Eating + Drinking

Off the Eaten Path With Jess: Where She’s Eating in NYC This November

Beyond-good bites and foodie events in NYC you probably wouldn’t find on your own, from our expert foodie, Jess Bender.

Raw Wine, Brooklyn 2016; photo credit: Tom Moggach

Now that bikini season is over, let the stuff-your-face race begin! We trust our in-house foodie, Jess Bender, to point us in the right direction for hearty hit-the-spot dishes and drinks. This month, she’ll have you slurping the city’s best ramen on Bleecker Street, catching some major meat sweats in the East Village, and sipping artisanal, biodynamic wines in Williamsburg. Get your stretchy pants out of storage—you’re going to need them.

Must-Try Eateries

1. Italy-to-NYC Hand-Rolled Pasta

Little Italy is not the place to be during San Gennaro season, but I was grateful to stumble upon Aunt Jake’s, a cozy, rustic nook, in the midst of all the rowdy crowds and deep-fried rainbow cookies. Working inside were pastamakers hand rolling every noodle, a rarity in most urban trattorias nowadays. Order the beet pappardelle (hand-rolled pasta made with beet juice) and the chicken parm. 151 Mulberry Street (between Hester and Grand Streets), Little Italy

2. Seasonal Bar Fare and Cocktails in Brooklyn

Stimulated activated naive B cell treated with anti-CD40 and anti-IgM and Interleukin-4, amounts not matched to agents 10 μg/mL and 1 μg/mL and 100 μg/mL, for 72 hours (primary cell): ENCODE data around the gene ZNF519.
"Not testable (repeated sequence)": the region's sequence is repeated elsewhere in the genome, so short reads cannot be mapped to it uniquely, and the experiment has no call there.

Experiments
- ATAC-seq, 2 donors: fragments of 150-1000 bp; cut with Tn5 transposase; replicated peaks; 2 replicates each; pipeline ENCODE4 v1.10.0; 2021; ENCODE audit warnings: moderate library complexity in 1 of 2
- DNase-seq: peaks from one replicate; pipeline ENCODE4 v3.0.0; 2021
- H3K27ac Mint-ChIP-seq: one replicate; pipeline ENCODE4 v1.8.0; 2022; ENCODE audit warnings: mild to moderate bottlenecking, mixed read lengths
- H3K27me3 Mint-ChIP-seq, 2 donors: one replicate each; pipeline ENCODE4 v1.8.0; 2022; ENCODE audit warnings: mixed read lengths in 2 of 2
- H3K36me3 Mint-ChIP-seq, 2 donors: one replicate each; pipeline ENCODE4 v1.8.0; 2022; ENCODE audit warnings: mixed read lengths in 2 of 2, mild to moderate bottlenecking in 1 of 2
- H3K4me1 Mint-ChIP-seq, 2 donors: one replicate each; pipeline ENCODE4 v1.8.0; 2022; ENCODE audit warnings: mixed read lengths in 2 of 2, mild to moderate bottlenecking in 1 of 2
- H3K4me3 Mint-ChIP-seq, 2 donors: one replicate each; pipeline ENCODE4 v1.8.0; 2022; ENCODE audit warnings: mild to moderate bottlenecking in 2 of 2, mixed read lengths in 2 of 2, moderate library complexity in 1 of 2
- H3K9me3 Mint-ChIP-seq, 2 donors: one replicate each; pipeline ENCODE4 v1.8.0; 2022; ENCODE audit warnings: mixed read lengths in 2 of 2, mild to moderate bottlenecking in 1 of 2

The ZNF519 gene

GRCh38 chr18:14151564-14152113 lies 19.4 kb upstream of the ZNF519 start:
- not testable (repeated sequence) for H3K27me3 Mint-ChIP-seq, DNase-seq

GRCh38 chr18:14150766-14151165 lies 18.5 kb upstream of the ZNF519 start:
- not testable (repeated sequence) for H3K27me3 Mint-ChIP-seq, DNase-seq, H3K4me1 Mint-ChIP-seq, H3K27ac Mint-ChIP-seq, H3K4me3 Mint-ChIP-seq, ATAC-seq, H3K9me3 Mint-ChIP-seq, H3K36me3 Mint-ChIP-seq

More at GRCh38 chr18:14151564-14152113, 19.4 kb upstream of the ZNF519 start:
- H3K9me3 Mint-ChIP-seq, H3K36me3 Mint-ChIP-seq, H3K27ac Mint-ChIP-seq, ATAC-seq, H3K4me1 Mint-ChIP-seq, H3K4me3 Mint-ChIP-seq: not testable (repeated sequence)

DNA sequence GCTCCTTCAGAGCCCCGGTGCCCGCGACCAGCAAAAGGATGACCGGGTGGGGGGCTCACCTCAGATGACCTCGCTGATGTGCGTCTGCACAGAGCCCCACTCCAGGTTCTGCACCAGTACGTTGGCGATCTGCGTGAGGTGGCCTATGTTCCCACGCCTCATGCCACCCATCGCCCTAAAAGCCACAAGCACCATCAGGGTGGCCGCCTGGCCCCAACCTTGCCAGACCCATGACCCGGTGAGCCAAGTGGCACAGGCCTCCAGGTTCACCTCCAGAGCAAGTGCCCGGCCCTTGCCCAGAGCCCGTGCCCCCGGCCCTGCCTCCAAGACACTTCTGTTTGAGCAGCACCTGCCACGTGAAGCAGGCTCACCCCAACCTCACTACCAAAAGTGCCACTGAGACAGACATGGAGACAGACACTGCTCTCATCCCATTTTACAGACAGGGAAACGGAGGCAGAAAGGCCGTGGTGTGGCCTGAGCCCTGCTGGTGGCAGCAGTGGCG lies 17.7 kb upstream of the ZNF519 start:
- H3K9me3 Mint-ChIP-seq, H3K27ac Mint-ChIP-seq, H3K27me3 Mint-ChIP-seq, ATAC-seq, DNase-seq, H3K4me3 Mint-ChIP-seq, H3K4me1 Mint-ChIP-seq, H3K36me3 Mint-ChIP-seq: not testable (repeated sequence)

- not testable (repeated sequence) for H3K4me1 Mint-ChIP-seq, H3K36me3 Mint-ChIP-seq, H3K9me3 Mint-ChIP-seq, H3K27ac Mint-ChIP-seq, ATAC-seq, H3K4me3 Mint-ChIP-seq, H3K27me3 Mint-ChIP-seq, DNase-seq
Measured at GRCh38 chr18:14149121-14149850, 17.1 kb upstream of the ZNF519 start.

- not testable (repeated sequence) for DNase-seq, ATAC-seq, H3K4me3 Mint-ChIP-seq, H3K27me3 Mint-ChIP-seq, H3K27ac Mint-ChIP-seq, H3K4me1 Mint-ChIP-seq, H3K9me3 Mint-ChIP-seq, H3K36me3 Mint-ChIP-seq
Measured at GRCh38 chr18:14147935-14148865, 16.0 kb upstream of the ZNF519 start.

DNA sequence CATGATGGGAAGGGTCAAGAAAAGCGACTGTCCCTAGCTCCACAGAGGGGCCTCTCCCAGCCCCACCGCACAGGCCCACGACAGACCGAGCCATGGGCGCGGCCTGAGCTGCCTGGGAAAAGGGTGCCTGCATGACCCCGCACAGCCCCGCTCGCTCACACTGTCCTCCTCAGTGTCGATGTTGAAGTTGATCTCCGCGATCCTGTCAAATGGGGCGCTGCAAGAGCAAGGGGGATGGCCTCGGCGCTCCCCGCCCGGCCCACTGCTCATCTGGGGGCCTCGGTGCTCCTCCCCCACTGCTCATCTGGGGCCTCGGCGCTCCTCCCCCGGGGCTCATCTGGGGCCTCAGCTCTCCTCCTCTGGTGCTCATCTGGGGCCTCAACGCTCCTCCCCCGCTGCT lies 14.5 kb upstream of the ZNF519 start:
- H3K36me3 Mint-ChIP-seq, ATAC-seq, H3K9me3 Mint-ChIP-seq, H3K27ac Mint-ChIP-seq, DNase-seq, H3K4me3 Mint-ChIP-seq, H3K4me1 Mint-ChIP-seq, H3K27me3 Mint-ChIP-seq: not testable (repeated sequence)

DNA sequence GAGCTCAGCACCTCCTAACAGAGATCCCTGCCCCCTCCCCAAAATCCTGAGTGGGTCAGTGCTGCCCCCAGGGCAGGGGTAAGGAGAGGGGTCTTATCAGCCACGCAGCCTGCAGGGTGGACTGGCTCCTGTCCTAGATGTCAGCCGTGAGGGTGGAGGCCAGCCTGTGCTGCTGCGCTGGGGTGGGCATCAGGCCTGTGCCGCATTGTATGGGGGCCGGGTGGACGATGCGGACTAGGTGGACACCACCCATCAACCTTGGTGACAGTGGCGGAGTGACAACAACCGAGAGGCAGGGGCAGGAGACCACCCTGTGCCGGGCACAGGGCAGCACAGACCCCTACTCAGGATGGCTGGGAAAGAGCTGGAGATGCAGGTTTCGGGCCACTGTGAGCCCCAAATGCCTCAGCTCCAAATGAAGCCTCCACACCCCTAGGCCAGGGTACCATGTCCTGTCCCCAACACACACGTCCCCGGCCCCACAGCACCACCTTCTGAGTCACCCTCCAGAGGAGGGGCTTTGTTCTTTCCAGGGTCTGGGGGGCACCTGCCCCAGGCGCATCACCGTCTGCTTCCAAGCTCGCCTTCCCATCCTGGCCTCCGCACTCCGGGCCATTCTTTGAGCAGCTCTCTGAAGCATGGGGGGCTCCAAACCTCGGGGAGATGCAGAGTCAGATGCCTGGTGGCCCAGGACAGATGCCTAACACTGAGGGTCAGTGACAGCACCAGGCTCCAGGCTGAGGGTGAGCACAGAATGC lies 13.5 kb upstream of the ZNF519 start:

Those lamenting the demise of neighborhood mainstay Franny’s can rest a little easy knowing that the laid-back, down-home bar Rose’s is run by the same team. The drinks menu may be limited, but everything served is wholly original and perfectly shaken and stirred; when I stopped by on a 96-degree day, the special of the day was a chilly Moscow Mule topped with a pile of snowy ice cubes. The wood-grilled burger is truly one of the best in Kings County, but don’t count out its seasonal BLT with thick-cut green-market tomatoes and buttery lettuce. 259 Flatbush Avenue (between St. Marks and Sixth Avenues), Prospect Heights

3. The Village’s Best Noodles

On a quiet side street off Bleecker is the only ramen shop in Manhattan designed like a radio station: The “On Air” sign might be flickering, but you won’t be disrupting a broadcast…especially with floor-to-ceiling amplifiers blaring ’80s gems all night. Also a first? Mew Men has a short list of rules to enjoy your free-range-chicken–broth’ed ramen successfully (slurp quickly or your noodles will get soggy; spend 10 seconds tops taking pics of your food). Some things never change for this sloppy eater, though, as I found myself splattering warm remnants of my spicy, nutty Tori Tantan all over my white blouse. Perhaps I slurped too quickly. 7 Cornelia Street (between Bleecker and West 4th Streets), Greenwich Village

4. Premium Meats at EV’s Butcher Shop

Once upon a time, the East Village was prominently known for its close-knit Eastern European community. While there’s more reason to say “There goes the neighborhood” with every niche new restaurant opening, a few long-term mainstays are determined to keep their heritage alive. Case in point: The Ukrainian East Village Meat Market—opened by Julian Baczynsky in 1970—remains as busy as ever. Give yourself a proper Euro-cation with thick kielbasa and pierogi (only available on weekends!) that fly out the store almost instantaneously…or order as my dad would and slather a slice of ham off the bone with nose-clearing mustard. 139 Second Avenue (between East 8th and 9th Streets), East Village